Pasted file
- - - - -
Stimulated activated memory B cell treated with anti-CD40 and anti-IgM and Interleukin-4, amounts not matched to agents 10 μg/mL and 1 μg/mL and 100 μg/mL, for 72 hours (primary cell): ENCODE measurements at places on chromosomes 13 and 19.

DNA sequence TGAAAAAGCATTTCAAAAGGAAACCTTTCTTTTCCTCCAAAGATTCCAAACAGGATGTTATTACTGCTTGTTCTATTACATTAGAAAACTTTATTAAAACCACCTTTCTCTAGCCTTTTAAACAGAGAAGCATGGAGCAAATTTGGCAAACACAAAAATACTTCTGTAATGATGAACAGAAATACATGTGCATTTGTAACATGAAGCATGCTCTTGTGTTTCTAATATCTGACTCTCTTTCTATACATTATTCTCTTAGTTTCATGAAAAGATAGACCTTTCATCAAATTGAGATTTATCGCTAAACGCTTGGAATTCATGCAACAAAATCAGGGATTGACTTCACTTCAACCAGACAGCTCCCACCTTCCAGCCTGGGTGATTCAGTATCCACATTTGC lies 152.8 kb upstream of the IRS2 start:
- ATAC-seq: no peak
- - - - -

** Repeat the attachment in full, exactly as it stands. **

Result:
Stimulated activated memory B cell treated with anti-CD40 and anti-IgM and Interleukin-4, amounts not matched to agents 10 μg/mL and 1 μg/mL and 100 μg/mL, for 72 hours (primary cell): ENCODE measurements at places on chromosomes 13 and 19.

DNA sequence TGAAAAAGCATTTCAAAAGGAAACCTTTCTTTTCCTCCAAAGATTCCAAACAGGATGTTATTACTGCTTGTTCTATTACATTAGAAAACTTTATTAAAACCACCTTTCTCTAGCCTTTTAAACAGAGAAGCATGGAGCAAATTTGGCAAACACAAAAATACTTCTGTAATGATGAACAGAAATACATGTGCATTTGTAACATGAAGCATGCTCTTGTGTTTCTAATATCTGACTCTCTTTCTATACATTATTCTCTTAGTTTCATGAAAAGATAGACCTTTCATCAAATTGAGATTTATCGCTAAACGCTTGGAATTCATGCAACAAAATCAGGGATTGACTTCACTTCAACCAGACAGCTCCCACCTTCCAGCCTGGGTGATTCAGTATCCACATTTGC lies 152.8 kb upstream of the IRS2 start:
- ATAC-seq: no peak